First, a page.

There has been no evidence to prove that tumor markers are 100 percent reliable for determining the presence or absence of cancer. Many circumstances, such as other health issues or disease, can contribute to raised tumor marker levels. There have also been incidences of increased tumor marker levels in people with no active cancer. Blood samples for tumor markers can vary over time and may make obtaining consistent results difficult. In the beginning stages of cancer, there may not be enough cancer cells present to give a clear picture of what’s going on in the body so early testing could be inaccurate.  
 
Blood or urine tests are used to measure tumor marker levels in the body. These samples are sent to a laboratory for specific evaluation. The results from these tests can result in a false positive or a false negative report. Without complete accuracy, false positive or false negative results can be distressing to the patient and could suggest a tumor is present or growing despite aggressive treatment.
 
After reading the pros and cons of tumor marker tests, I felt more at ease, but at my next appointment, I confronted my oncologist. I asked why I had not been tested. I explained I’d feel better knowing my tumor marker level. He looked at me and explained he didn’t feel the need to test me. Still, I wanted to know. I felt I would have a better idea where I stood if I had a concrete number to grasp.
 
Last week, I left my original oncologist and moved under the care of a local cancer treatment facility. One of the first tests performed at the new location was a blood test. When I asked what they were looking for, I was surprised to find they were performing tumor marker tests. I received copies of the test reports via email. As I scrutinized the results, I found I’d been tested for the CA 15-3 and CA 27.29 markers. My CA 15-3 marker was 26.8. My CA 27.29 marker was 28. Now I had concrete numbers but had no idea what normal levels were so I didn’t feel secure. Once again, I consulted Dr. Google for normal ranges on these tests. I found that readings under 30 were considered to be within the normal range. I felt better knowing I had numbers that fell under the normal range, but was my security a false security? Did the biomarker or tumor marker tests really give an accurate view of my cancer situation? Was I really cancer free? What if the tests weren’t accurate and cancer was actively growing inside my body? I needed more information so I shared my concerns with my new oncologist. She informed me the tests were just a reference. Some oncologists use the tests and some do not. She felt they were helpful and would continue to periodically test my levels. She assured me she would never replace more diagnostic tests such as PET scans, MRIs, and bone scans with tumor marker levels. I have a bone scan scheduled for August 10th and I’m sure those results, along with the tumor marker levels, will give my doctor a more accurate view of what’s going on in my body.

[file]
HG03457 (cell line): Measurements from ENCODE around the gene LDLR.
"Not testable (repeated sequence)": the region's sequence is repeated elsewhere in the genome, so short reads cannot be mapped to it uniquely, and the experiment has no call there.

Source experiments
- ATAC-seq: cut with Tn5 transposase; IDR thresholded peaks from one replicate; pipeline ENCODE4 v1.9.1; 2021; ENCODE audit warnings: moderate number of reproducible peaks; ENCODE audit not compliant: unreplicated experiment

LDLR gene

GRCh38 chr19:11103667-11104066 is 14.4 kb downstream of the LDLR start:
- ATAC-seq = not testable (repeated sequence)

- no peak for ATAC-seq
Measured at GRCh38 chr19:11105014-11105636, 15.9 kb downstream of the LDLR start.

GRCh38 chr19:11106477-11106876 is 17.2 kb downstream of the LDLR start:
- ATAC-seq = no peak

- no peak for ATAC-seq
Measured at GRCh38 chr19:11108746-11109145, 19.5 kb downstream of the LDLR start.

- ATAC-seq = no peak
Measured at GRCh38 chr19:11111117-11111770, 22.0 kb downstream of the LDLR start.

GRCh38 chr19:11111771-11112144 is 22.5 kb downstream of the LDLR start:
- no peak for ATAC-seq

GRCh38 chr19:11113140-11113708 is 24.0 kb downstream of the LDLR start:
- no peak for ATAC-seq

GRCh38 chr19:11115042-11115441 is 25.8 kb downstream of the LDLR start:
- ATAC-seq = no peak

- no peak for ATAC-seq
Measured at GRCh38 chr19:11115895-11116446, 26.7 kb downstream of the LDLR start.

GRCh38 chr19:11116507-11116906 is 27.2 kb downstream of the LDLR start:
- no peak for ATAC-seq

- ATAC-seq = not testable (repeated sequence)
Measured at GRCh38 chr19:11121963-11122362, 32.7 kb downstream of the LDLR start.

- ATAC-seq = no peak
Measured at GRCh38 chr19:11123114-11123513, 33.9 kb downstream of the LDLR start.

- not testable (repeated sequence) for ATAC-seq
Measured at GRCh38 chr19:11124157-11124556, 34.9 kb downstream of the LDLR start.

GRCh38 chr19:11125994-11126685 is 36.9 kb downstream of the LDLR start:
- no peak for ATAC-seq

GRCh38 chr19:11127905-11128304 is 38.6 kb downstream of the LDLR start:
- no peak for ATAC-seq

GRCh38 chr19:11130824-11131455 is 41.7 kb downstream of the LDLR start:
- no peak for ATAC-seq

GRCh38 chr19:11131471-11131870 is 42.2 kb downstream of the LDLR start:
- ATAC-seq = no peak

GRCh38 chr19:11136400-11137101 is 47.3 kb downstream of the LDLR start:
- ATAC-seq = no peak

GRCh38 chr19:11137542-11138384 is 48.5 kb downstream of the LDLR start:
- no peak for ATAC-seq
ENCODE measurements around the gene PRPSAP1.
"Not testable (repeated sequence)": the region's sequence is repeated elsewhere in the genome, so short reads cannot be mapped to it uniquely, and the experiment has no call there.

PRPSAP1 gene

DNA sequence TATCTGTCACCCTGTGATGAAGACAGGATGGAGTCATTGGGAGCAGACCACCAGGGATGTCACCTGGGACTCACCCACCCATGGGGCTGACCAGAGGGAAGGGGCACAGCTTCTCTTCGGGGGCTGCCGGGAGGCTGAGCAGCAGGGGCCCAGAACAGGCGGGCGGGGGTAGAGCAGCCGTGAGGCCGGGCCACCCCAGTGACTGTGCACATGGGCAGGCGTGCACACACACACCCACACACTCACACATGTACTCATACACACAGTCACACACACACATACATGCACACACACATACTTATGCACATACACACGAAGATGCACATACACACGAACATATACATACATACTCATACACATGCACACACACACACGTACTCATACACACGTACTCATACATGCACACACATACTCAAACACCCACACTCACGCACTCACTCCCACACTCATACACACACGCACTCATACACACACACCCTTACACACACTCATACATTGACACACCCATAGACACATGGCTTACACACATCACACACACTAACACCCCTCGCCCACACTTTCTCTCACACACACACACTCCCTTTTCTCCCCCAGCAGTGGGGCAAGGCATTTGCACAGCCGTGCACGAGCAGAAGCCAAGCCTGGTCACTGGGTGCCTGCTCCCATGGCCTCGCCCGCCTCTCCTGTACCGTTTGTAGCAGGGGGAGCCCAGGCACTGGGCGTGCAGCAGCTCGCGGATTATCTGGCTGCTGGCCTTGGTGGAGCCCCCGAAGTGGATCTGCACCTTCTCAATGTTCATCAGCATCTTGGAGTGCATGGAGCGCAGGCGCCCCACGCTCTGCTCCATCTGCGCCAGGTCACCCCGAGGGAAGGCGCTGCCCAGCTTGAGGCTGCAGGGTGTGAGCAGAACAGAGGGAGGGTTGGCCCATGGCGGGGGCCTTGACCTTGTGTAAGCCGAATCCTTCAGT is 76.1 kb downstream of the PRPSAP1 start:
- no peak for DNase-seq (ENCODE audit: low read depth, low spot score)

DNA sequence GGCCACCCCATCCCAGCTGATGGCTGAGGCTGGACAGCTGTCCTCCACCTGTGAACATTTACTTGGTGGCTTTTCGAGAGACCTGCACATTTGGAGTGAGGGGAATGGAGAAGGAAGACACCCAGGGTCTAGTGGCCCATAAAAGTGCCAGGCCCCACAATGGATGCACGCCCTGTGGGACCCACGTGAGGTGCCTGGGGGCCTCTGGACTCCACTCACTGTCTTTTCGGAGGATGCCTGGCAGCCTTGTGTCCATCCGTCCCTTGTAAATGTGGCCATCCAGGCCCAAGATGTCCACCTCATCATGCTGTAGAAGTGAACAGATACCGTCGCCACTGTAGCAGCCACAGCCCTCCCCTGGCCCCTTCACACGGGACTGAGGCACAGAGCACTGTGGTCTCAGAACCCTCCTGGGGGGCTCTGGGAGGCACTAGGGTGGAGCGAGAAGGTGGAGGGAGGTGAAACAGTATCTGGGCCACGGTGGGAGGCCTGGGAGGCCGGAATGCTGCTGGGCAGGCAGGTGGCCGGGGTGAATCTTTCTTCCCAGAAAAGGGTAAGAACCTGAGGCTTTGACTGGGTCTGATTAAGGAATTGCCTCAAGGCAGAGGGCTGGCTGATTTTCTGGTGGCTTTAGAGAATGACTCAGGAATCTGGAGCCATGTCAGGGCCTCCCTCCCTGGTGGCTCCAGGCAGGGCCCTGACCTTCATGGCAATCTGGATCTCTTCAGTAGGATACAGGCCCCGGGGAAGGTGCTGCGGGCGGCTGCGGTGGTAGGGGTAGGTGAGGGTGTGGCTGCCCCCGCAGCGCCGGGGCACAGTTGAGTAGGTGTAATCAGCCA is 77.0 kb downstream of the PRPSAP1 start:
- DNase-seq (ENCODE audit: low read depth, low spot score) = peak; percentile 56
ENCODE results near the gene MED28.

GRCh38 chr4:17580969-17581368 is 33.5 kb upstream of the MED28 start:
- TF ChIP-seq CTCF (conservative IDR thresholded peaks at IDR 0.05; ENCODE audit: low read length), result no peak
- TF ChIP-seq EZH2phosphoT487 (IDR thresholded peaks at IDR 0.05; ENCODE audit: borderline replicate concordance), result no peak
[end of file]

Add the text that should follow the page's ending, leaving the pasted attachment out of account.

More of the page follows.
If you haven’t had a tumor marker test performed, don’t feel slighted. The test levels may be a good indicator of your situation and then again, they may not. As with all medical tests and procedures, there are many variables to consider and we need to leave that up to the trained professionals instead of the arm chair wannabes.  
 
Sources:
 
https://www.cancer.gov/about-cancer/diagnosis-staging/diagnosis/tumor-markers-fact-sheet
 
http://www.cancer.net/navigating-cancer-care/diagnosing-cancer/tests-and-procedures/tumor-marker-tests